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Spinal Cord Pathology: Introduction

by Carlo Raj, MD
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    We will talk about spinal cord pathologies. Begin by looking at some etiologies. Trauma itself taking place resulting in spinal cord injury. What about extraspinal mass? What if there was a metastasis that was taking place to the bone? Maybe from the breast to the vertebrae, maybe from the prostate to the vertebrae, and therefore, causing injury to the spinal cord. Abscesses or hemorrhage even. Extraspinal mass is therefore causing spinal cord injury. Or intraspinal masses such as a hematoma or maybe perhaps even a tumor itself, intraspinal. Other causes. Inflammation referred to as being transverse myelitis, and of course, you’re quite familiar with the term myelo-. Nutritional deficiencies such as B12 deficiency. We’ll look at this with the megaloblastic anemia, resulting in what kind of issue? The neurologic deficit called subacute combined degeneration, right? And have ataxia due to spinocerebellar issues. I close my eyes and have positive Romberg sign because I have damage to the dorsal column, so on and so forth. Infection, such as tertiary syphilis may result in once again, damage to the dorsal column. We call this tabes dorsalis. Vascular, strokes, possibility, and AVM malformations. What if there was a spinal cord transection? What are the signs and symptoms that you can expect? Upper motor neuron signs below the level of lesion. What does that mean to you? Spastic paralysis and increased of reflexes, upper motor neuron below the level of the transection. Complete sensory loss below the level because you can’t make it up, right? So therefore, you have sensory loss below the level. Pay attention to the section and where it’s taking place. Bowel and bladder dysfunction. Look for incontinence. You may see lower motor neuron signs at the level of the lesion. Is that clear? So, at the level of the lesion,...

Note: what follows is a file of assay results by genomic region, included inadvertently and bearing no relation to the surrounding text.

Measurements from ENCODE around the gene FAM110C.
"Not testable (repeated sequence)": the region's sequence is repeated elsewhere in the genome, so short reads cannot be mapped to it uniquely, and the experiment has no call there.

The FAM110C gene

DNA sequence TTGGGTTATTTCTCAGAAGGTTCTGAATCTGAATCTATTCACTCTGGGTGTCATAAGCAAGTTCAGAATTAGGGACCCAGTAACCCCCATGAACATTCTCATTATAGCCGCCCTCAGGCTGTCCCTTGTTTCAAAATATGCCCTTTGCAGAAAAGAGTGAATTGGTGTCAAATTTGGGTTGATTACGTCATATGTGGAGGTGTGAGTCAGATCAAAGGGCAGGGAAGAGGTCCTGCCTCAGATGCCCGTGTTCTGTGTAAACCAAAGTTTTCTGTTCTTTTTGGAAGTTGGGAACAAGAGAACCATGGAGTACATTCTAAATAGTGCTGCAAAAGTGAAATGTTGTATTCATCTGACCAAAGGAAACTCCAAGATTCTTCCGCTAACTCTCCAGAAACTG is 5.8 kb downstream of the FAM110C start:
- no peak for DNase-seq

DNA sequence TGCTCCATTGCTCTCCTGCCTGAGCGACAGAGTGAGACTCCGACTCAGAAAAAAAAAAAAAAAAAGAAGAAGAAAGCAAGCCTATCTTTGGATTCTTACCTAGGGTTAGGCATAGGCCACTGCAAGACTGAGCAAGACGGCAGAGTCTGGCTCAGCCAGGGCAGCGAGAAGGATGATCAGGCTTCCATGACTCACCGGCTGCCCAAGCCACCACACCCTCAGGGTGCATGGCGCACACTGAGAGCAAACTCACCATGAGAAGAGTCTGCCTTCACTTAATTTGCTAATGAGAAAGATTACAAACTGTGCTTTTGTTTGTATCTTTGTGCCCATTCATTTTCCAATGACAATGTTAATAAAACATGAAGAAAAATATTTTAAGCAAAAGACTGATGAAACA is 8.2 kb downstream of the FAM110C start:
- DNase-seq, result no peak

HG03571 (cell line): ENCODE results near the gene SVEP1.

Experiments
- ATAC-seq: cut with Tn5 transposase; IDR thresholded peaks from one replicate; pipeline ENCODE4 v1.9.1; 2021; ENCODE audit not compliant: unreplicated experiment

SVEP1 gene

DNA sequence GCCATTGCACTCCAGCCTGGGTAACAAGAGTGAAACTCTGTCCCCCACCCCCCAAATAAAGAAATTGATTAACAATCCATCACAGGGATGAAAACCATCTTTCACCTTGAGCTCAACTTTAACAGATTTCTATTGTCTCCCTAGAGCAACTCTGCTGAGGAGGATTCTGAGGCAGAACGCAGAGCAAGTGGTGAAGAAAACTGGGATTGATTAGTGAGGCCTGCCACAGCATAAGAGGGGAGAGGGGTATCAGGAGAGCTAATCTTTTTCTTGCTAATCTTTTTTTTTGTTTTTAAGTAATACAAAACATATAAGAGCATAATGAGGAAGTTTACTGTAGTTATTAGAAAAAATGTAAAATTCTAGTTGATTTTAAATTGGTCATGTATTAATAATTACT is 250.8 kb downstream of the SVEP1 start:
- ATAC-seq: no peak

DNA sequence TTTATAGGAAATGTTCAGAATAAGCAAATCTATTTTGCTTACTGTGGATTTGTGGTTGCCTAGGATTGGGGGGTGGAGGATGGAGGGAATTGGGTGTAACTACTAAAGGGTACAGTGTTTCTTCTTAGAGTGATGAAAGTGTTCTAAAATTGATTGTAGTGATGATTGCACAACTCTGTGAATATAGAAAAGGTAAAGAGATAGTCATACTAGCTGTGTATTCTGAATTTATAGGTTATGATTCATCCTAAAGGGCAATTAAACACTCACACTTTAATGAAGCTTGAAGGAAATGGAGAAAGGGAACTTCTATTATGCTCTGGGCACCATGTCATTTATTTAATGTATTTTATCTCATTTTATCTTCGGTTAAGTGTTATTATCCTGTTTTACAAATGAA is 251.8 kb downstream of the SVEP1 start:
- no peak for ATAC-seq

About the Lecture

    The lecture Spinal Cord Pathology: Introduction by Carlo Raj, MD is from the course Spinal Cord Pathology. It contains the following chapters:

    • Spinal Cord Pathologies
    • Spinal Cord Transection: Symptoms
    • Brown-Sequard Syndrome
    • Central Cord Syndrome

    Included Quiz Questions

    1. Dorsal column dysfunction
    2. Red nucleus dysfunction
    3. Ventral column dysfunction
    4. Olivary nucleus dysfunction
    5. Transverse column dysfunction
    1. Flaccid paralysis and decreased reflexes
    2. Upper motor neuron signs below the level of the lesion
    3. Complete sensory less below the level of the lesion
    4. Bowel and bladder dysfunction
    5. Lower motor neuron signs at the level of the lesion
    1. Syringomelia
    2. Brown - Sequard syndrome
    3. Anterior spinal artery syndrome
    4. Spinal cord transection
    5. Tabes dorsalis
    1. Left side loss of pain
    2. Right side loss of pain
    3. Right side loss of temperature
    4. Left side joint sensation loss
    5. Bowel and bladder dysfunction is common
    1. Arnold Chiari malformations
    2. Budd-Chiari syndrome
    3. Polycystic adult kidney disease
    4. Brown - Sequard syndrome
    5. Anterior spinal cord syndrome
    1. Since the dorsal columns are not involved.
    2. Since the corticospinal tracts are not involved.
    3. Since the dorsal root and horn are not involved.
    4. Since the central canal is not involved.
    5. Since the lateral columns are not involved.

    Author of lecture Spinal Cord Pathology: Introduction

     Carlo Raj, MD

    Carlo Raj, MD


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